It’s World Breastfeeding week—a time to recognize how breastfeeding benefits the health of mothers and babies everywhere and how breastfeeding can contribute toward improved nutrition, food security, and poverty reduction. It’s also a perfect time to celebrate frontline health workers who provide pregnant women and new moms with the support they need to breastfeed.
Meet Ivony Kamala, a midwife in Tanzania. She received training from Seed Global Health educators who teach and train midwives, nurses, and doctors in sub-Saharan Africa. By teaching local health professionals, entire communities and countries can benefit from the “ripple effect” created when more skilled clinicians are better prepared to care for the population and serve as Educators themselves for and alongside their local peers. Ivony I Kamala BScMW is a graduate of University of Dodoma and a former student of Seed’s educators who teach and train doctors, nurses and midwives in sub-Saharan Africa. Ivony is currently working with UMATI, the oldest family planning organization in Tanzania, as a Medical and Technical Services Manager. We spoke with Ivony about the importance of breastfeeding, and the many misconceptions and challenges that mothers who want to breastfeed face.
Ivony, why did you choose to be a midwife?
I get to witness miracles every day! And on a slow day, if I’m not assisting with delivering babies, I am usually conversing with patients in the antenatal care clinic, or during contraception or family planning counseling sessions. This is a great way to help women and educate them about reproductive and child health.
What are the benefits of breastfeeding that alternative feeding techniques do not provide?
Bonding is number one. As a midwife, I feel the warmth of the bond between the mother and her child as they look each other in the eye and smile. A mother’s milk is a beautiful balance—it’s the perfect temperature, it has the iron babies need for the first six months, the ions a baby needs, and more. Alternative milk is not as balanced, and we can see incidences of upset stomachs and other issues.
Breastfeeding has been known to help reduce the risk of obesity, diabetes, gastrointestinal illnesses, ear infections, and heart and liver diseases, it’s easily digested and provides babies with better tooth and jaw development.
Breastfeeding also holds numerous benefits for mothers including reducing the risk of postpartum bleeding, burning up to 500 or more calories per day, and saving time and money, and bonding with the baby.
What are some of the challenges that mothers face when breastfeeding?
If the milk won’t flow in the first 20-40 minutes they may give up if you don’t educate and counsel them properly. When you tell them it’s okay, the more the baby sucks, and the more milk she produces. Then you see the big smile on their faces as they show you their improved flow of milk. Other challenges are often due to lack of sufficient knowledge on breastfeeding, like poor latching, sore nipples, and engorged breasts. Most of these can be fixed with adequate counselling, some antibiotics, good nutrition, great hygiene, exercise, and keeping the mother as comfortable as possible.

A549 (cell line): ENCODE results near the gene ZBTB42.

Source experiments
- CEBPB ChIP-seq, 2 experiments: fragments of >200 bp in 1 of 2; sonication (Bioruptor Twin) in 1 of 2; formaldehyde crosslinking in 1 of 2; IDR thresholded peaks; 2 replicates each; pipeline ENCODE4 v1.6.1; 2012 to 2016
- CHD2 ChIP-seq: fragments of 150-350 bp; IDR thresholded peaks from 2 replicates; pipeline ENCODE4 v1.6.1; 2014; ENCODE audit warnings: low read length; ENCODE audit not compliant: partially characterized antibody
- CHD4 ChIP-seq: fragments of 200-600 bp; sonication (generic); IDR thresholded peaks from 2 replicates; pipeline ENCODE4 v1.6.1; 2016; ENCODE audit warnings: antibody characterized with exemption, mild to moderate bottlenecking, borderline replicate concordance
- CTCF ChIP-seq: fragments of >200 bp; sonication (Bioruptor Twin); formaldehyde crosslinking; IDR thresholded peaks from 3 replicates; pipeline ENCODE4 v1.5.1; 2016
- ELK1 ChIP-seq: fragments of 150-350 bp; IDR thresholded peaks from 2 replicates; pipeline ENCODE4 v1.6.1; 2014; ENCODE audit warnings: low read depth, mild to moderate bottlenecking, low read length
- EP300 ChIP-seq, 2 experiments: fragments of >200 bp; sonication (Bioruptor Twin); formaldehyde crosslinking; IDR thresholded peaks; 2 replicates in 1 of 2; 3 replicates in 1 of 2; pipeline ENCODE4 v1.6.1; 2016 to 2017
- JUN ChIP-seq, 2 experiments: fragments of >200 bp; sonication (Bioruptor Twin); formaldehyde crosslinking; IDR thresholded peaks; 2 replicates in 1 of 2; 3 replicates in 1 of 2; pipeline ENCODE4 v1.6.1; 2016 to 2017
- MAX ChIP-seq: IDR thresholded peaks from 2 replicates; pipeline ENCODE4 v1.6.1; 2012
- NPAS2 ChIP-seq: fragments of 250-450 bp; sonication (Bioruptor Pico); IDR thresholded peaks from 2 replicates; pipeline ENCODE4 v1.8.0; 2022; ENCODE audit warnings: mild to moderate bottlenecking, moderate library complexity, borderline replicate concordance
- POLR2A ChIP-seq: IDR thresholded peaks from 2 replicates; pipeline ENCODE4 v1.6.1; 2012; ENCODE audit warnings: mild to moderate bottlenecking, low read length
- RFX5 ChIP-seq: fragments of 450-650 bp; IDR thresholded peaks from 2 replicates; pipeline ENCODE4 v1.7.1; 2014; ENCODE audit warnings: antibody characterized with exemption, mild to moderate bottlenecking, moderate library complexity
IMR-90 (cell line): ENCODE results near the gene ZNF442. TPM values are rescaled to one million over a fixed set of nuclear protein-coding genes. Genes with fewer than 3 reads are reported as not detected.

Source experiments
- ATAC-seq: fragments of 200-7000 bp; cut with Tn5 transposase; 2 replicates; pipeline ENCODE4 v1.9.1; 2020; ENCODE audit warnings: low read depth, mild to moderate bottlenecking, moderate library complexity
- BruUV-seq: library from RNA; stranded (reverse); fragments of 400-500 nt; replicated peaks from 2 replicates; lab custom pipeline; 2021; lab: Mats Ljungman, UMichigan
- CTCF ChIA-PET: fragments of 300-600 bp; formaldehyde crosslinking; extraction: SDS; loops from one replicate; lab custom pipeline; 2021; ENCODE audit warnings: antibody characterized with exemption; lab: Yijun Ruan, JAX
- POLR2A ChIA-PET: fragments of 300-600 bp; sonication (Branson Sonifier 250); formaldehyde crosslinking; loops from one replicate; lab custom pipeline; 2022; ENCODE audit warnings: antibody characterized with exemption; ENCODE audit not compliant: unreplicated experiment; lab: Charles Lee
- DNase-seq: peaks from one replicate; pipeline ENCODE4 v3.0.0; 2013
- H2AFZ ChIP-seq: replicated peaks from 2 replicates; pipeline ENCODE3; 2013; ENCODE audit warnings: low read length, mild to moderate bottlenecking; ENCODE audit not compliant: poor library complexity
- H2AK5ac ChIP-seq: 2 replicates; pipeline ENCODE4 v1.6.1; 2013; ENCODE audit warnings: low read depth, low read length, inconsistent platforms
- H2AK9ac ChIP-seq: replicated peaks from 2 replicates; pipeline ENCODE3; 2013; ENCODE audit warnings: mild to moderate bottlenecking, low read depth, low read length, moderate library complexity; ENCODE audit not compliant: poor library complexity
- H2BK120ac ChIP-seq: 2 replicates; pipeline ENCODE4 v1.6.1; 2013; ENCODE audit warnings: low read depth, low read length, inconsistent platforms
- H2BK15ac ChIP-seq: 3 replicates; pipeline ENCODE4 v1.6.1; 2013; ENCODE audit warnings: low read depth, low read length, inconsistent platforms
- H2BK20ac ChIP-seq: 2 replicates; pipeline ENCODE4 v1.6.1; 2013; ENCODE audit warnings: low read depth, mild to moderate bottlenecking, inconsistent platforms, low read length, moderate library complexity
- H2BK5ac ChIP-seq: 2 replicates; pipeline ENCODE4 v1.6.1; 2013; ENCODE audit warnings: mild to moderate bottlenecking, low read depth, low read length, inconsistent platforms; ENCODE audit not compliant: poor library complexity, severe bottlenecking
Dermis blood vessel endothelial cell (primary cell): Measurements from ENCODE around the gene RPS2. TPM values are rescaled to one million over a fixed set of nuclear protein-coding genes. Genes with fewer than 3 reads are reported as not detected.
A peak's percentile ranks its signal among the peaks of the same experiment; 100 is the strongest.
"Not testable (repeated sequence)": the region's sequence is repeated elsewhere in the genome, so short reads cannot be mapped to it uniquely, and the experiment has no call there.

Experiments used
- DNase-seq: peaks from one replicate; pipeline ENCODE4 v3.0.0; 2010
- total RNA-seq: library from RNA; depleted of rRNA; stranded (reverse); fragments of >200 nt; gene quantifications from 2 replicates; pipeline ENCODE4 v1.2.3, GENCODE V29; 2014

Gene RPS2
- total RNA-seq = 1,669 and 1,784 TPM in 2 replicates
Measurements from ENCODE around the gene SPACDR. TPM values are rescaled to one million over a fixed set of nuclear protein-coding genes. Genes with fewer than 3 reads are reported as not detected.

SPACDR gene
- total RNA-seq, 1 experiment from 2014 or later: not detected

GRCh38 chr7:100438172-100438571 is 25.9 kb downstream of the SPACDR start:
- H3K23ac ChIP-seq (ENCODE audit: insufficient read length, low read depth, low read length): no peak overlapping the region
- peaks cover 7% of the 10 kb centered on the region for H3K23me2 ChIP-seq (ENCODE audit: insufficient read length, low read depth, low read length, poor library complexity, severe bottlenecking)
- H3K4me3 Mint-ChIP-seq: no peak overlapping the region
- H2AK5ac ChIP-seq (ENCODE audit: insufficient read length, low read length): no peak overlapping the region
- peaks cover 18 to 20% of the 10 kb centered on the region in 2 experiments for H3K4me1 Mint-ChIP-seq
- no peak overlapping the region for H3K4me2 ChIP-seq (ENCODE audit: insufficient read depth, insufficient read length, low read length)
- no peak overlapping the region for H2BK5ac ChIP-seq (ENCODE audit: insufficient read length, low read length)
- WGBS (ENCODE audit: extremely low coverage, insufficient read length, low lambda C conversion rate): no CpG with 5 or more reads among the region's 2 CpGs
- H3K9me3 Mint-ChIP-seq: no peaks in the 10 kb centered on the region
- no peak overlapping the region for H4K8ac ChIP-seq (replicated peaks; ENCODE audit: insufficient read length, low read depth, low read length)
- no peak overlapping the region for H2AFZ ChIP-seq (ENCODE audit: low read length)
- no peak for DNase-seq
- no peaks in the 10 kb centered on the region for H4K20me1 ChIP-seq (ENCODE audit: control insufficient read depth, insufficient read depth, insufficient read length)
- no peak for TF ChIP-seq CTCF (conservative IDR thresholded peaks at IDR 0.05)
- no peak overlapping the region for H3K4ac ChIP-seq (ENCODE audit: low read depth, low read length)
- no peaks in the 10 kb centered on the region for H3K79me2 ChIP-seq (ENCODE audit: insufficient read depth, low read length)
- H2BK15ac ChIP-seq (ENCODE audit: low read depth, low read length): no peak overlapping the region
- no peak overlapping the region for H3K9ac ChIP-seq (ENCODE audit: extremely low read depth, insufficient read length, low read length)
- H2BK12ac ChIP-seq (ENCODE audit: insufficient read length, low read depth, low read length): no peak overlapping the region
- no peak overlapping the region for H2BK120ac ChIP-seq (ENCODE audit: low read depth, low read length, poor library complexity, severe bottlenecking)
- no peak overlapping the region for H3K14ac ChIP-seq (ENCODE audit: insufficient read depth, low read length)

What are some misconceptions about breastfeeding?
These are the ones I hear most:
- “Colostrum milk is dirty milk.” That is false! I tell my young mothers that this is the first milk and the best milk your child is ever going to suck out of you.
- “Breastfeeding a baby can be shifted from one breast to another.” I try to inform my usually young mothers about the concept of foremilk and hindmilk. Foremilk quenches and hindmilk feeds the baby. If you keep moving the baby from breast to breast you end up quenching and not feeding.
- “Formula is better milk.” No! Unless the mother is unwell, infected by HIV/AIDS (new guidelines state that mothers on anti-retroviral treatments can breastfeed safely), or otherwise professionally advised to do so, breast milk is always best.
How can communities empower mothers to breastfeed?
I applaud my Ministry of Health, Community Development, Gender, Elderly and Children in Tanzania, led by a female minister, Ummy Mwalimu, who allows public workers who are breastfeeding to come to work a little later and leave a little earlier, to allow time for breastfeeding so that their children can have better nutrition. I think that’s how the community empowers women—straight from the policy-makers themselves.
Second, we need to have a #NormalizeBreastfeeding movement. Female breasts have been used to sell everything from cars, electronics, and sportswear to food. When it comes to their natural purpose—breastfeeding—we need people to understand this is natural and healthy, not sexualized and disturbing.
Find out more about World Breastfeeding Week and how you may be involved here.
Find the original article, posted through Frontline Health Workers Coalition, here.